But why Moby-Dick, besides the translation’s fantastic title? "I needed a public domain book that I could get the plain-text version of easily," Benenson told The New Yorker. "The Bible seemed too obvious."

These days, Emoji Dick has a place in the Library of Congress, who acquired the work in 2014 and notes that it captures the culture in this particular moment in time. "It’s up to the readers of Emoji Dick to decide whether to take it seriously as content," Michael Neubert, a digital projects specialist at the Library of Congress, said.

If you’re looking for some light reading, you can purchase a copy of the 736-page translation here.


Keeping in mind that emoji launched in 1999, long before cell phones developed into the tech-savvy devices we have today, emoji originally had much different purposes. For example, The New York Times explains that Docomo, the company that developed emoji, used them to deliver weather reports to pager users.

While this explains many of the weather-related emoji, such as the lightning bolt, sun, umbrella, and snowman, Docomo also used the characters to guide users to local businesses. A hamburger represented fast food, while the martini glass stood for a bar.

"Everything was shown by text. Even the weather forecast was displayed as 'fine,'" Kurita told Storify. "When I saw it, I found it difficult to understand. Japanese TV weather forecasts have always included pictures or symbols to describe the weather—for example, a picture of sun meant 'sunny' … I'd rather see a picture of the sun, instead of a text saying 'fine.'"


The most popular emoji vary from country to country. In July 2016, Metro reported that Twitter ran some analytics and says the "despairing crying face" is the most-used in the United States, Canada, and the U.K. Another popular choice is the musical notes, which is a top pick in Colombia, Brazil, and Argentina.

Additionally, Twitter users tend to favor the beer emoji over the steaming cup of coffee, and that the full heart is tweeted more frequently than the broken heart. When it comes to food, the birthday cake is most-used, followed by the classic slice of pizza, and the strawberry rounds out the top three.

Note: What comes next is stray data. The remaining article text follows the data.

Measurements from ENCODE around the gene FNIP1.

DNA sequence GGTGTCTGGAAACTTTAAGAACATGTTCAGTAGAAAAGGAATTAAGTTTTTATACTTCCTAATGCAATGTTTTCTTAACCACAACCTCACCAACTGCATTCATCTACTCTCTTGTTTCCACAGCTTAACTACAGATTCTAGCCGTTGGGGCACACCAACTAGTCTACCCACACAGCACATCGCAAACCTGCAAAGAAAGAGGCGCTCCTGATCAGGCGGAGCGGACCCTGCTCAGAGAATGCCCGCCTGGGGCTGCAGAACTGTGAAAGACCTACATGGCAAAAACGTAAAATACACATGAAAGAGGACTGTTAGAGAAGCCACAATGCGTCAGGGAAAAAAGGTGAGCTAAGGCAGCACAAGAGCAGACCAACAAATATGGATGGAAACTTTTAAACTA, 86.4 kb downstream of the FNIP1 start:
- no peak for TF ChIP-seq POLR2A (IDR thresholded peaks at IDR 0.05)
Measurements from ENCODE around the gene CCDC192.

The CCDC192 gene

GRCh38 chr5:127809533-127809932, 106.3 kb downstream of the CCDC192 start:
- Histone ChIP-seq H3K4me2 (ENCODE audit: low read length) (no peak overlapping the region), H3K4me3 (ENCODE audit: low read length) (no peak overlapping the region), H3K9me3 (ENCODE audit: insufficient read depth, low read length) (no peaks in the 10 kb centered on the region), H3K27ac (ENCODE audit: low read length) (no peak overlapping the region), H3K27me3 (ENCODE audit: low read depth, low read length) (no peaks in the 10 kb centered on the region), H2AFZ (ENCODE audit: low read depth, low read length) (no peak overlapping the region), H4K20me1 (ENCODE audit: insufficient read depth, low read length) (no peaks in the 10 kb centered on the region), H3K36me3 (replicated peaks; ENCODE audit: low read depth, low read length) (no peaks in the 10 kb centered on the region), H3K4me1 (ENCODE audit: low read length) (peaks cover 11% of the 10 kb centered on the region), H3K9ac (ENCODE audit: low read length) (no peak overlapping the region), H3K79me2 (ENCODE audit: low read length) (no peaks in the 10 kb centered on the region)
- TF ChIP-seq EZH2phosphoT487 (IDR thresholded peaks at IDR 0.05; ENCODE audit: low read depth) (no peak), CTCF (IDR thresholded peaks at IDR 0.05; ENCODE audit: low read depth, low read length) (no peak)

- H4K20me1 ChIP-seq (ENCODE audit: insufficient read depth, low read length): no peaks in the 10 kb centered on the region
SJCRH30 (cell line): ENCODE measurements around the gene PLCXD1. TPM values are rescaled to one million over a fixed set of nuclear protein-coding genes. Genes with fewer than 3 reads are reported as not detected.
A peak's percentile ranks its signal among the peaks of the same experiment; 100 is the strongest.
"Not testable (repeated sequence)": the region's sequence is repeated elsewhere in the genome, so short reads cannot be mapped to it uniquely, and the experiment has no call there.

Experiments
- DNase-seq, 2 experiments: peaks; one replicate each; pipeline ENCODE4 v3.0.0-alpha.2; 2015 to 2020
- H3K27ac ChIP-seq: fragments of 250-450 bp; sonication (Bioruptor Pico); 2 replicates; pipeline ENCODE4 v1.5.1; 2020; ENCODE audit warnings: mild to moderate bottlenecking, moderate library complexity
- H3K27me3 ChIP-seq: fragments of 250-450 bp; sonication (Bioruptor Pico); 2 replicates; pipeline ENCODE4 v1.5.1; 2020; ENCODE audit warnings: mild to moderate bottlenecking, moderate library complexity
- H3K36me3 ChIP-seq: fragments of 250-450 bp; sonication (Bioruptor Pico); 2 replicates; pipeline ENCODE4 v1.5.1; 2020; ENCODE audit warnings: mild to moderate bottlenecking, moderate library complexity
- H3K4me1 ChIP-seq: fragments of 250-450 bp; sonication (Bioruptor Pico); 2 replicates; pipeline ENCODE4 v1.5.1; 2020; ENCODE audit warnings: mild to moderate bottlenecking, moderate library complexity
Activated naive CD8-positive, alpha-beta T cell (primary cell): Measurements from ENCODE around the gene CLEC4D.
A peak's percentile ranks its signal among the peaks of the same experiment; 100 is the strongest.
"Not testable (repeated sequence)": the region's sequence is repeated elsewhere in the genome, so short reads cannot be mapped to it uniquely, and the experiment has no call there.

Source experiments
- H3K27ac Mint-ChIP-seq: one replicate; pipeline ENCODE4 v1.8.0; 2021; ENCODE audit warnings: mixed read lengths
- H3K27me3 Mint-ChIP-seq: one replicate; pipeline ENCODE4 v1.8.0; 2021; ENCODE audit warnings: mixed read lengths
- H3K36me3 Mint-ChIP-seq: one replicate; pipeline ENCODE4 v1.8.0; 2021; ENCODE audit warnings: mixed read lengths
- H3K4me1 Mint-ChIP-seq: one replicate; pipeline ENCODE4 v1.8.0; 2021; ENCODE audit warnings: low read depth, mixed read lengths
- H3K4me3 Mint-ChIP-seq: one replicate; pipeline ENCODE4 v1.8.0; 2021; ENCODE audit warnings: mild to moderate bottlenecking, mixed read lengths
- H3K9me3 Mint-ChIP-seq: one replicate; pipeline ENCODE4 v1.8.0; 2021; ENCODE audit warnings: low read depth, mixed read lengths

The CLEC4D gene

The popularity of emoji is constantly in flux, so Twitter even did a month-by-month breakdown. Unsurprisingly, the skull was most-used in October, while the Christmas tree owned December. Another classic, the "100" symbol, was the most popular in November.


In 2012, New York magazine interviewed Willem Van Lancker, who helped create 400 of the original 500 Apple characters. (The conversation took place over text, naturally.) When asked about the similarity between the poop and ice cream emoji, Van Lancker replied, "Some design elements may have been reused between them …"


Long before emoji, people communicated with emoticons—representations of facial expressions created with punctuation marks. While emoji are undoubtedly the more detailed, colorful set of characters, Carnegie Mellon computer science professor Scott Fahlman tends to prefer his original form, which he traces to a 1982 message board conversation.

"I propose the following character sequence for joke markers: :-) Read it sideways," Fahlman had told the group, and before long, the expression spread and was soon used at other universities before making its way into casual digital conversations worldwide.

But when it comes to emoji, Fahlman told the Independent, "I think they are ugly, and they ruin the challenge of trying to come up with a clever way to express emotions using standard keyboard characters. But perhaps that's just because I invented the other kind."



Yep, the set of emoji Kurita created back in 1999 is now part of MoMA’s permanent display, starting in December 2016. And they aren't the only digital objects on display: The museum previously acquired the "@" symbol in 2012.

The collection resides in the museum’s lobby and represents a balance between modernity and hieroglyphics, one of the oldest forms of written communication. However, as ancient as the roots of emoji may be, the original collection's influence in modern culture remains strong. "It is hard to overstate it. I mean if you think about it, we cannot live without emojis today," Paola Antonelli, the senior curator in the department of architecture and design, told NPR. "We've become used into condensing our thoughts and our kind of emotions in them."